Having a constant awareness of student learning and teacher perception

Brookfield’s core assumption #3 of skillful teaching in Chapter 2 of his book, The Skillful Teacher, is that “Teachers need a constant awareness of how their students are experiencing their learning and perceiving their teachers’ actions” (Brookfield 2015, p. 22).

Student Learning Awareness

What Brookfield means by an awareness of how students are experiencing their learning is “having some insight into what students are thinking and feeling” (p. 22). He argues that it is crucial to have some awareness of what is going on in the classroom in terms of actual student learning about the subject.  Without that awareness the teacher can be blinded to what is really going on, where the understanding is happening or not happening in the classroom. As a result the choices a teacher makes can be erroneous in trying to address the learning gap in the classroom.

The implications of this are that a teacher’s day to day decisions on how to lead the class, what content to introduce, what problems to go over, what exercises to give, etc.,  must be guided by a very real awareness of how student learning is happening. This ties in with Hattie’s concept of making learning “visible” (Hattie 2012).

Brookfield goes on to note how incredibly tricky it is to get into a student’s mind and really know what’s going on in their heads, so the cardinal rule for getting student learning feedback is to ensure the anonymity of the students’ responses to the questions teachers would ask them about their learning (Brookfield 2015, p. 23). They need to feel safe to express whatever concerns they have, whether positive or negative, about what is going on in the classroom. This holds especially true for “perceiving their teachers’ actions”. Students simply don’t feel safe to openly express any concerns they have in their instructor’s abilities to teach. This can be especially pronounced with students coming from cultures where the teacher as  authority figure is highly respected and where it would be taboo to openly criticize anything they do, with possible harsh repercussions.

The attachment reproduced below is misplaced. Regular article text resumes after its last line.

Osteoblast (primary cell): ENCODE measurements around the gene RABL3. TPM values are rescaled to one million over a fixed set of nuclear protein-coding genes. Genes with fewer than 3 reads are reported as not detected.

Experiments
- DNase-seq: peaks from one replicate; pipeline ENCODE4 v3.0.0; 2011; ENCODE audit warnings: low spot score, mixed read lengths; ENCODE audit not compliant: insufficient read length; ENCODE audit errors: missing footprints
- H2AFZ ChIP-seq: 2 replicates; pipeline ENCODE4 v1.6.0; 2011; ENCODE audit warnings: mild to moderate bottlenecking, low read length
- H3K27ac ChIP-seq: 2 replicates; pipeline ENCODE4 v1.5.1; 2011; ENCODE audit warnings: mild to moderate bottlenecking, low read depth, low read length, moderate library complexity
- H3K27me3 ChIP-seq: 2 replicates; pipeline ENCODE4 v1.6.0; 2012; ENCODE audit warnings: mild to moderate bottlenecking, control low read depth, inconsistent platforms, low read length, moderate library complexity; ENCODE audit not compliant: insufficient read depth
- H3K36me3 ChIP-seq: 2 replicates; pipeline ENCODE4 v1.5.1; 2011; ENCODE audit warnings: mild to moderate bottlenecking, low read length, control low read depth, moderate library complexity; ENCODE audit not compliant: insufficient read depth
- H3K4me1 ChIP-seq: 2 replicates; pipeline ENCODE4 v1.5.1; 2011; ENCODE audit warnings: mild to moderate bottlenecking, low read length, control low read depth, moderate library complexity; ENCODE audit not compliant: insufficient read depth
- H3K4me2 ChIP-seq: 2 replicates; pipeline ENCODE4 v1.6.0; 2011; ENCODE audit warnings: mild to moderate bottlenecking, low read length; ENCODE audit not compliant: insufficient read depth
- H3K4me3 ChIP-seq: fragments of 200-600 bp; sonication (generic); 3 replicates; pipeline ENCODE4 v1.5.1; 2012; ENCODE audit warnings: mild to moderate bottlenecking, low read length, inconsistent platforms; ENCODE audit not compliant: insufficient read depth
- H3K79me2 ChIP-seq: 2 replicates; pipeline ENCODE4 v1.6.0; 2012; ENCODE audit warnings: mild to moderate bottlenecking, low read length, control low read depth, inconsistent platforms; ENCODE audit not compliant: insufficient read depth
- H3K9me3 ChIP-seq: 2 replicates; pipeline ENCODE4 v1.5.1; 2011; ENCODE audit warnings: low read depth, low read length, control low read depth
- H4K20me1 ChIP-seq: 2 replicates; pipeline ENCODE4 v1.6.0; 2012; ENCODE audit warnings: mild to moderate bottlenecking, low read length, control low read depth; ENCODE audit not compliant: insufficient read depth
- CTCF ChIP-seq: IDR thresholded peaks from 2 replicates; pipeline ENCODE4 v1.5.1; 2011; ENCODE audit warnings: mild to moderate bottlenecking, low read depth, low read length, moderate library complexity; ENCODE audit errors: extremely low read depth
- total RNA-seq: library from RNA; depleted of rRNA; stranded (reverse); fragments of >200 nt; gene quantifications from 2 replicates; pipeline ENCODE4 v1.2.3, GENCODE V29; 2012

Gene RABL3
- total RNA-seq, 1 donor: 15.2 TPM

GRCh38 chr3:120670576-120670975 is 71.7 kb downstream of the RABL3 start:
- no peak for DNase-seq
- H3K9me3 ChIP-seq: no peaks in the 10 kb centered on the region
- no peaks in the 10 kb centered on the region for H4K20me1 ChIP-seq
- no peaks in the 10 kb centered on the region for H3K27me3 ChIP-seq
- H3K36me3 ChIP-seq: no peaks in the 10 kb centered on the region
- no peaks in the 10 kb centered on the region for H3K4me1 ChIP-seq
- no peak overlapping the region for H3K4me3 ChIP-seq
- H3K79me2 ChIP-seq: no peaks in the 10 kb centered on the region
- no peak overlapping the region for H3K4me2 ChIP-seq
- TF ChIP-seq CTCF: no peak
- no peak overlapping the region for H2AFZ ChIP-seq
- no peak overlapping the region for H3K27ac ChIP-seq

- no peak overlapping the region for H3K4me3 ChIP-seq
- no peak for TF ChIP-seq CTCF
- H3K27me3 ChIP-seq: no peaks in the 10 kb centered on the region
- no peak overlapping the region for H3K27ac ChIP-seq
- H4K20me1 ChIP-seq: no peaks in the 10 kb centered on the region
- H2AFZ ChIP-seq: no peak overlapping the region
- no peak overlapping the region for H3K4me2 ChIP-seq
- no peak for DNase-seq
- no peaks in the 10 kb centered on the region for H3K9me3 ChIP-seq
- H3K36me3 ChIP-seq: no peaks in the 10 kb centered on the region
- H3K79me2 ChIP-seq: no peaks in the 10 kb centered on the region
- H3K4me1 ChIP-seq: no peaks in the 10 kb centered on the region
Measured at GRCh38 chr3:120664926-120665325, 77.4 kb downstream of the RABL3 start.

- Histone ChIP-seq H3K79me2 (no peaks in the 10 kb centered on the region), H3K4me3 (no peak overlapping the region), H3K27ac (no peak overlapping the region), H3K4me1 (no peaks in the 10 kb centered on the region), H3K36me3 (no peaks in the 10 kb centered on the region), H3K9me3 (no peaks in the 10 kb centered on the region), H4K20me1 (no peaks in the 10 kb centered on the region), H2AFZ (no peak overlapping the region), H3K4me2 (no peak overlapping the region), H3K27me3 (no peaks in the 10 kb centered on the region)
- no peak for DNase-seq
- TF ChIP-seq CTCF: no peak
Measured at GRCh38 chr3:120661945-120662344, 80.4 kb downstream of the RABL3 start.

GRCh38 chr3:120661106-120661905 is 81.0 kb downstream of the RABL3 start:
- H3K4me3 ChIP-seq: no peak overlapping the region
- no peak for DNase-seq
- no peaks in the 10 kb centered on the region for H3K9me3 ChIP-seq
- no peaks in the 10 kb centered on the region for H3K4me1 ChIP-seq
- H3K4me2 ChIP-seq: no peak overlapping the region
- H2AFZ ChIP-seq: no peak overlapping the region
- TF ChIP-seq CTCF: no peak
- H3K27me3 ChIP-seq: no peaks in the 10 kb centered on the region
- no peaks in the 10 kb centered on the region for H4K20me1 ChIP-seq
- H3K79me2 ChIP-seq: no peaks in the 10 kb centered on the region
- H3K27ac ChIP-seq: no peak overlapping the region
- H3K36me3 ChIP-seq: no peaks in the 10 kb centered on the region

Winning the trust of your students is hard work but crucial in getting real honest feedback on how learning is happening. When students see that you take their anonymous feedback seriously, there will be a much healthier dynamic of transparency in the classroom. Students are able to reflect and describe how their learning is happening, including what helps and what hinders them from learning, and the instructor is able to bring up these issues with the whole class, especially those issues which impact the majority of the classroom, and provide solutions and teaching improvements moving forward.


Brookfield, S. (2015). The Skillful Teacher: On Technique, Trust, and Responsiveness in the Classroom. San Francisco, CA: Jossey-Bass.

Hattie, J. (2012). Visible learning for teachers: Maximizing impact on learning. Routledge.

Hattie, J. (2013). Visible learning: A synthesis of over 800 meta-analyses relating to achievement. Routledge.

Featured image from: https://upload.wikimedia.org/wikipedia/commons/8/83/Awesome_PBL_group.jpg


Using Liberating Structures for Instructor Feedback in Higher Ed

Summary: Using the Liberating Structure known as What, So What, Now What? W³, students give feedback to an instructor in term so how the learning is progressing in the classroom. As well, student get a chance to reflect on and evaluate the effectiveness of the teachers instructional strategies.